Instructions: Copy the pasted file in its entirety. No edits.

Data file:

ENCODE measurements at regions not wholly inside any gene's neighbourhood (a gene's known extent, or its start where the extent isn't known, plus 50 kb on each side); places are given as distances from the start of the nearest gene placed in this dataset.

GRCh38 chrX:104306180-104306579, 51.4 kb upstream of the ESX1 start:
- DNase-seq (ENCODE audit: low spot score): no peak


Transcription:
ENCODE measurements at regions not wholly inside any gene's neighbourhood (a gene's known extent, or its start where the extent isn't known, plus 50 kb on each side); places are given as distances from the start of the nearest gene placed in this dataset.

GRCh38 chrX:104306180-104306579, 51.4 kb upstream of the ESX1 start:
- DNase-seq (ENCODE audit: low spot score): no peak